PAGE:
Tuesday, September 25, 2018

Review - Stepping Stones: A Refugee Family's Journey

Stepping Stones: A Refugee Family's Journey
by Margriet Ruurs
illustrated by Nizar Ali Badr
Date: 2016
Publisher: Orca Book Publishers
Reading level: C
Book type: picture book
Pages: 28
Format: e-book
Source: library

This unique picture book was inspired by the stone artwork of Syrian artist Nizar Ali Badr, discovered by chance by Canadian children's writer Margriet Ruurs. The author was immediately impressed by the strong narrative quality of Mr. Badr's work, and, using many of Mr. Badr's already-created pieces, she set out to create a story about the Syrian refugee crisis. Stepping Stones tells the story of Rama and her family, who are forced to flee their once-peaceful village to escape the ravages of the civil war raging ever closer to their home. With only what they can carry on their backs, Rama and her mother, father, grandfather and brother, Sami, set out to walk to freedom in Europe. Nizar Ali Badr's stunning stone images illustrate the story. Orca Book Publishers is pleased to offer this book as a dual-language (English and Arabic) edition.

(synopsis from Goodreads)

I don't think I've ever read a picture book quite like this one. A collaboration between a Canadian author and a Syrian artist, Stepping Stones: A Refugee Family's Journey is a picture book that takes a sensitive look at the plight of ordinary families who are forced to flee their homes due to war.

The illustrations are all created with stones and then photographed. Somehow, the artist manages to create living, breathing pictures with rocks that show a family's journey to freedom and safety. Each picture on its own is beautiful enough, but, put all together with the simple but poignant story, this turns into a book that's really a work of art.

I might exercise caution giving a book like this to very young children, as there is one depiction of little stone people who perished in the sea. It might be a little too much for small children, but ones who are old enough to understand the dangers facing these families can see how perilous a journey it is for some. (It's not graphic, really, but it is disturbing when you realize what those stones are depicting.)

Overall, I think this is a very strong picture book about an important topic. Something like this can help foster understanding and empathy. I'd definitely recommend it.

Premise: 4/5
Meter: n/a
Writing: 3/5
Illustrations: 4/5
Originality: 4/5

Enjoyment: 4/5

Overall: 3.83 out of 5

Review - Red's Planet

Red's Planet (Red's Planet #1)
by Eddie Pittman
Date: 2016
Publisher: Amulet Books
Reading level: MG
Book type: graphic novel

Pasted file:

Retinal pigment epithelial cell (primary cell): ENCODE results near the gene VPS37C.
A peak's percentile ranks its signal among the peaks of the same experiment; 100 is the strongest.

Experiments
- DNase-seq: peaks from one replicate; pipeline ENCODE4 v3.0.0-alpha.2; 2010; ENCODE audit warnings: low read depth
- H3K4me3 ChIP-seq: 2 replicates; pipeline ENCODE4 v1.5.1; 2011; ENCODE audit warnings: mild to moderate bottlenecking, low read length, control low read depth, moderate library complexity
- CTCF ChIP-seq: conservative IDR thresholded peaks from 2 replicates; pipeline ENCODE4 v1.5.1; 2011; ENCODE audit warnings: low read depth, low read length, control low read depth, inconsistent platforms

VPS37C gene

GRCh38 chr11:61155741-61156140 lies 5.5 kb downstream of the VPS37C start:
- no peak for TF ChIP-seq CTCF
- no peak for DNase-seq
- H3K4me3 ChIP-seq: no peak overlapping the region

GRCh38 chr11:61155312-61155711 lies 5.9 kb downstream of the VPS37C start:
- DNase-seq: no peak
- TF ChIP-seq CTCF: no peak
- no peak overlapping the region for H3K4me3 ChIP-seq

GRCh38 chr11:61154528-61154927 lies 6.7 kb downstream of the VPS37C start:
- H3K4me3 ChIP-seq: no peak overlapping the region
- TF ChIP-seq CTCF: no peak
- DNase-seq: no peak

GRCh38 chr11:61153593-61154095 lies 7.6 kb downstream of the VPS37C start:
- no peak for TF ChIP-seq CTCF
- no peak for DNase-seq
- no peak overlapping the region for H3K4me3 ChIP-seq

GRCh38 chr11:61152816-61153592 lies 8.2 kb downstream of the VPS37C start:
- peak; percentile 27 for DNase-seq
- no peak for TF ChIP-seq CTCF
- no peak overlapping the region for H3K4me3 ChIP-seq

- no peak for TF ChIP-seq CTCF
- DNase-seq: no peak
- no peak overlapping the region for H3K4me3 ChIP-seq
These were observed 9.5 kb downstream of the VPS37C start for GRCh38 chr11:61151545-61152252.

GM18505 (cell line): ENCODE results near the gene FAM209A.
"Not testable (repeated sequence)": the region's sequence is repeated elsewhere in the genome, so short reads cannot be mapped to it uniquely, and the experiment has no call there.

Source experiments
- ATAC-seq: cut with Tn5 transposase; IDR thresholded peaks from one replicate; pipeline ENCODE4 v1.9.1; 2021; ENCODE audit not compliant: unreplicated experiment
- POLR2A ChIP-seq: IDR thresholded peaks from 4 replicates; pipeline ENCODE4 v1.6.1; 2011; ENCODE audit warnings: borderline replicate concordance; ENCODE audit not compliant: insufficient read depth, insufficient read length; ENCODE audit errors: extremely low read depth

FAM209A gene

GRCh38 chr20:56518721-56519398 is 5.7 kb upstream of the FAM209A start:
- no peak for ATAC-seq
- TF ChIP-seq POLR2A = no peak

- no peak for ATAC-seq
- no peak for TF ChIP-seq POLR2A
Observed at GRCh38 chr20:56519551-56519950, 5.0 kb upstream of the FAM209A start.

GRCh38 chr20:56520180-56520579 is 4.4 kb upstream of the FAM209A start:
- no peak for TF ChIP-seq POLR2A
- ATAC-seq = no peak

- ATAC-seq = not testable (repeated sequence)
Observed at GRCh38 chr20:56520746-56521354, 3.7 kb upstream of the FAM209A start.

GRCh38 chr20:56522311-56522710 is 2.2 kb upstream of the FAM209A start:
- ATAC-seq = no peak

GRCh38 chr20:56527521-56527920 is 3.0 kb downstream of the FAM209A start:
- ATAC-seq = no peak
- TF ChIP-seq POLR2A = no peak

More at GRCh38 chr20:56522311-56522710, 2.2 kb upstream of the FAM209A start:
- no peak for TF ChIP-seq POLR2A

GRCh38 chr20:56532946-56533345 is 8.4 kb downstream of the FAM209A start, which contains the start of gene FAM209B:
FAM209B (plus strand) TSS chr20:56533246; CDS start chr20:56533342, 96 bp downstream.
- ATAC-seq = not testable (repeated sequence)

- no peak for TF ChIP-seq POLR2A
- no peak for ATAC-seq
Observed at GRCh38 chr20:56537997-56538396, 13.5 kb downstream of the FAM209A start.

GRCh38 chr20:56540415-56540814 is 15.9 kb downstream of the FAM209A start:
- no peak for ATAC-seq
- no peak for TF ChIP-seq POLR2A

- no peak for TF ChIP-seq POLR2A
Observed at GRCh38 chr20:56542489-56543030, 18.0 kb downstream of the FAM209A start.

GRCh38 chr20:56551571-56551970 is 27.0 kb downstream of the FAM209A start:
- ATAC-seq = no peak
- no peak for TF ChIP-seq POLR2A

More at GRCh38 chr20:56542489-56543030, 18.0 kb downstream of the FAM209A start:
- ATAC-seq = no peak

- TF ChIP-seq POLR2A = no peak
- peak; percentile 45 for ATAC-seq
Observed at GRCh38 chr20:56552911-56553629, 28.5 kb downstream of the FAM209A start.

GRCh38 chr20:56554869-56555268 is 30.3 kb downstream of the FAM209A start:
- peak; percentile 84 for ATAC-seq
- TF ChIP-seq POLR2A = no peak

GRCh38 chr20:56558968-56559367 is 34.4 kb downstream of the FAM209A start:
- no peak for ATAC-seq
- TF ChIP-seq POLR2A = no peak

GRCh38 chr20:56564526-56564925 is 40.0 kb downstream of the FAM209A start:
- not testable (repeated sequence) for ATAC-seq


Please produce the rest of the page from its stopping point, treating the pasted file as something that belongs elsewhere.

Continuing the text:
Pages: 192
Format: e-book
Source: library

Red’s Planet, an intergalactic graphic novel fantasy series from award-winning cartoonist Eddie Pittman (writer/story artist for Disney’s hit TV series Phineas and Ferb), is a nonstop adventure with a unique cast of characters unlike any you’ve ever seen before.

Meet Red, a quirky, headstrong 10-year-old who longs to live in her own perfect paradise far away from her annoying foster family. But when a UFO mistakenly kidnaps her, Red finds herself farther away than she could have possibly imagined—across the galaxy and aboard an enormous spaceship owned by the Aquilari, an ancient creature with a taste for rare and unusual treasures. Before Red can be discovered as a stowaway, the great ship crashes on a small deserted planet, leaving her marooned with a menagerie of misfit aliens. With her newfound friend, a small gray alien named Tawee, Red must find a way to survive the hostile castaways, evade the ravenous wildlife, and contend with Goose, the planet’s grumpy, felinoid custodian. Surely this can’t be the paradise she’s been hoping for.

Fans of Mike Maihack’s Cleopatra in Space and Ben Hatke’s Zita the Spacegirl will embrace Red’s Planet, a boldly illustrated and imaginative new series for readers of all ages.

(synopsis from Goodreads)

This is a graphic novel that relies heavily on pictures. So heavily, in fact, that many of the characters don't even have names! Even Red herself is only ever identified by her nickname.

The plot is extremely thin, and rather boring. It starts off well enough, after Red runs away from her foster home and gets tossed in the back of a police cruiser. Before she can be returned home, the police car is stolen by aliens, and in an attempt to run from space pirates, the ship ends up on the other side of the galaxy, crashed onto an alien world (which, luckily enough, supports all sorts of oxygen-breathing life forms). Unfortunately, that's about all the plot there is. The various castaway aliens (including Red) wander around on the planet, meet its cranky caretaker, and try to figure out what to do while they wait for rescue. And... that's all you'll get until Book 2.

I wasn't a fan of the writing. Aside from not being able to consistently spell the characters' names, the text had lots of bolded words, seemingly for emphasis... but they often seemed like the wrong words to emphasize, which made the text seem clunky.